Sep 1, 2005 (CIDRAP News) – Because of continuing uncertainty about the supply of influenza vaccine this winter, federal health officials said today that inactivated flu vaccine should be reserved for high-risk groups until late October.
"Beginning October 24, all persons will be eligible for vaccination," the Centers for Disease Control and Prevention (CDC) said in this week's Morbidity and Mortality Weekly Report.
The groups recommended to get first use of inactivated vaccine include people aged 65 and older, those with chronic illness, nursing home residents, children aged 6 to 23 months, pregnant women, healthcare workers who provide direct patient care, and household contacts and caregivers of children younger than 6 months.
However, people need not wait until Oct 24 to receive MedImmune's live nasal-spray vaccine, FluMist, the CDC said. FluMist is licensed for healthy people between the ages of 5 and 49, except for pregnant women.
The recommendation comes a day after the flu vaccine supply picture improved with the Food and Drug Administration's (FDA's) approval of a GlaxoSmithKline vaccine and a positive report on Chiron's progress in addressing problems at its flu vaccine production plant in England. The CDC said the recommendation was necessary because the overall vaccine supply and the timing of distribution remain uncertain.
In today's article, the CDC gives estimates of flu vaccine supplies for the United States that add up to a range of 89 million to 97 million doses. That includes 60 million doses from Sanofi Aventis, 18 million to 26 million from Chiron, 8 million from GlaxoSmithKline, and 3 million from MedImmune. (Yesterday, as reported here, a CDC spokesman had listed Sanofi Aventis's expected production at 50 million doses instead of 60 million, yielding a total production estimate of 79 million to 87 million doses.)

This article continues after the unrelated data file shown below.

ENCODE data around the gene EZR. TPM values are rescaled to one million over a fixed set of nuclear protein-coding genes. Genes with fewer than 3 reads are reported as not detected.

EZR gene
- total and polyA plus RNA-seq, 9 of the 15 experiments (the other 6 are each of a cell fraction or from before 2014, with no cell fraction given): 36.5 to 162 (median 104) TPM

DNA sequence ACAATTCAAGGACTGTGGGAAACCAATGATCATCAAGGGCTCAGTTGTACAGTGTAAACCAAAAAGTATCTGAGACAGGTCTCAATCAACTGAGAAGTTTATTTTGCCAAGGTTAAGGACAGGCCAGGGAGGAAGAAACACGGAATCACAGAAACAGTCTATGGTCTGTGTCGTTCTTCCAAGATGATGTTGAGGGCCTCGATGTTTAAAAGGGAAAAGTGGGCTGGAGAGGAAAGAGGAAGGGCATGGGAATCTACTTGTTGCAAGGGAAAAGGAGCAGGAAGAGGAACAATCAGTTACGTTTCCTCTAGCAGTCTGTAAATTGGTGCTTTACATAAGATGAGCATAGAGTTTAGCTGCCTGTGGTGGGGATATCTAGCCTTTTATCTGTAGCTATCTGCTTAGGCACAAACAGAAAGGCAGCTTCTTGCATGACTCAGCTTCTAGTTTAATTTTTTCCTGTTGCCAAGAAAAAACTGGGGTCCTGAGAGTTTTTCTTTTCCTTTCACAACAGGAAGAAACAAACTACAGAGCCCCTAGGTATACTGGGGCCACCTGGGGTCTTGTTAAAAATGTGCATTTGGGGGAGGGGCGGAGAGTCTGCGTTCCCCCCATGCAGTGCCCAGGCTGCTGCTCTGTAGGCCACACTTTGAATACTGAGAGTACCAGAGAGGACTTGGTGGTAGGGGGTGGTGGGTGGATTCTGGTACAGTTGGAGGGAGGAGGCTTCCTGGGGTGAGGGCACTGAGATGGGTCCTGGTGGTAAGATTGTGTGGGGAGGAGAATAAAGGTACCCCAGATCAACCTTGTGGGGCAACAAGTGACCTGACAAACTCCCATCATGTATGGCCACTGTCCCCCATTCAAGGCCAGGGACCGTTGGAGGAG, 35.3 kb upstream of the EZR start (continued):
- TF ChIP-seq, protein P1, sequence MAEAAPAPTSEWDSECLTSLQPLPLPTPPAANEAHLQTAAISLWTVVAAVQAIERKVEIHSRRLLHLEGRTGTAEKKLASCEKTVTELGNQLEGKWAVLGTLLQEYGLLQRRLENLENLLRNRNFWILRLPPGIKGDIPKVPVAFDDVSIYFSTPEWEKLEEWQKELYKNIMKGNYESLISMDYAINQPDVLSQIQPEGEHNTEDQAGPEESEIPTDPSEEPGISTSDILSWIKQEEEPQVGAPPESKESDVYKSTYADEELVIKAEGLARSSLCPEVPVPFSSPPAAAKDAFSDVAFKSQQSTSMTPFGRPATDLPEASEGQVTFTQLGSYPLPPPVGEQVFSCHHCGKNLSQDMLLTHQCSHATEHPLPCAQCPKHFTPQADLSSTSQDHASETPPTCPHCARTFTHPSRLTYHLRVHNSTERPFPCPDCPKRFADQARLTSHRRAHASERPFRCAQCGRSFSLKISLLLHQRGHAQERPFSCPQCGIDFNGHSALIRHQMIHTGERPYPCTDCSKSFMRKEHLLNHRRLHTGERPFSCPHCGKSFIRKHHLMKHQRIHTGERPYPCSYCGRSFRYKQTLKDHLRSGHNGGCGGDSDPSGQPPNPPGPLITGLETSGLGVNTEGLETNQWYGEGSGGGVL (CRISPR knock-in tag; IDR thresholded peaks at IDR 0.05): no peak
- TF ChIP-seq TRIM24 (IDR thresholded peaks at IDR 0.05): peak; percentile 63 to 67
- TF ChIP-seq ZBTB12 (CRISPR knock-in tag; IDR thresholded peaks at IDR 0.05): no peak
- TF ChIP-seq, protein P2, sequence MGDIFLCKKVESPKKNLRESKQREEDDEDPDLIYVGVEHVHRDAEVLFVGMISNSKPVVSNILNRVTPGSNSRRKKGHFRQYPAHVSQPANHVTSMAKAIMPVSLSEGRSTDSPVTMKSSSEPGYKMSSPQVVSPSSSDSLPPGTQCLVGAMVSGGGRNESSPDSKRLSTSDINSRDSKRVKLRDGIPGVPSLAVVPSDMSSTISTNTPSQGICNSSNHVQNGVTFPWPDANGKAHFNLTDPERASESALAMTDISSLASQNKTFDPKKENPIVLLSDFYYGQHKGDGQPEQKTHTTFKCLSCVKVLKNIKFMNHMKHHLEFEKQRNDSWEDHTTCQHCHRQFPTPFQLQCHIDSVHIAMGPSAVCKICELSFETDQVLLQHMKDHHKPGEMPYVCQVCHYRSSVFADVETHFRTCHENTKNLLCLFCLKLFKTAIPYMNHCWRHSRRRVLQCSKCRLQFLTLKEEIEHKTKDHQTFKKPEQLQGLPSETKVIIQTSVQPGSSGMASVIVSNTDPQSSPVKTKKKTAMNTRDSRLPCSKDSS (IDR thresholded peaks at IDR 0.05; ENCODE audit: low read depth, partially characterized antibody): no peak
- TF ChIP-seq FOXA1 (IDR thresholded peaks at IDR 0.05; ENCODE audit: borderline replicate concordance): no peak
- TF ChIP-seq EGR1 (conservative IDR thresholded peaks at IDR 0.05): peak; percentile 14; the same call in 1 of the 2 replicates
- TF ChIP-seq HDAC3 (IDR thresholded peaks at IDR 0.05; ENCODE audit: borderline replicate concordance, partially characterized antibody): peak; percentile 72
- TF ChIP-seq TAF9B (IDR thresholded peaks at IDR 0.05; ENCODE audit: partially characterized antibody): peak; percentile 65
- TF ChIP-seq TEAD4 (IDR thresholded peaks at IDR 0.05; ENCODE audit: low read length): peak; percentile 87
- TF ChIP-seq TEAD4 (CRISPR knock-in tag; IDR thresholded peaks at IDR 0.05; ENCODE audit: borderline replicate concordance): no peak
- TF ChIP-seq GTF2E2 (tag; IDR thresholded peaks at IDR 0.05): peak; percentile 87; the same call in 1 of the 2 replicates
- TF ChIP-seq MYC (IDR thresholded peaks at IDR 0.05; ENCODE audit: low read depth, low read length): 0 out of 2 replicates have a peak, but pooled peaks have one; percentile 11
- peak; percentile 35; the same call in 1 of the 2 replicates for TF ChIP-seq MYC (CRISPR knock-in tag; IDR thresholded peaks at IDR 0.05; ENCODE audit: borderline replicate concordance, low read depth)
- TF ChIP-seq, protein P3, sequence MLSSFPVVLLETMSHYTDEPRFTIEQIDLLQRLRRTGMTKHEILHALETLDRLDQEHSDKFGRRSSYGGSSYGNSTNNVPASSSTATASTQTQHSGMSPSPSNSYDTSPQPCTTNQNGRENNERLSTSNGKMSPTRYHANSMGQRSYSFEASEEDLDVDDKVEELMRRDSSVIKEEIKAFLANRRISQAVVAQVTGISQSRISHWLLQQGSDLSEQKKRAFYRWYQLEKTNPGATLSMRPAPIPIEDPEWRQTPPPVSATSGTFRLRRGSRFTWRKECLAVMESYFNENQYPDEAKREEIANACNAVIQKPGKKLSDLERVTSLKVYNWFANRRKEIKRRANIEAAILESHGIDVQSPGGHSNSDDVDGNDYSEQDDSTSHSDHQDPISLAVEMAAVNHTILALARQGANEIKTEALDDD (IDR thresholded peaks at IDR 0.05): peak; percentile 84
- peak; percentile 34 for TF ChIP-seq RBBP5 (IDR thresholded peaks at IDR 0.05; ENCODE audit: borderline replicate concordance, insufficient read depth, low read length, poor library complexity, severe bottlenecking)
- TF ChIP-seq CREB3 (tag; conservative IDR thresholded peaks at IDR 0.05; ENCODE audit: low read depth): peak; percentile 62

Last fall and winter, the loss of 48 million doses of vaccine expected from Chiron prompted an effort to reserve vaccine for high-risk groups until late in the flu season. Ultimately, 57 million Americans were vaccinated and about 3 million doses went unused. In the 2003-04 season, which also saw some shortages, about 87 million doses were available in the US market. The US supply in 2002-03 totaled about 95 million doses, according to the CDC.
Yesterday the FDA said Chiron had made "significant progress" in addressing the contamination problems that had forced the company to cancel delivery of doses to the United States. But the agency said more work is needed to determine how many doses the company will be able to supply this year.
CDC. Update: influenza vaccine supply and recommendations for prioritization during the 2005-06 influenza season. MMWR 2005 Sep 2;54(34):850 [Full text]
CDC's Aug 6, 2005, recommendations on tiered use of flu vaccine in the event of a shortage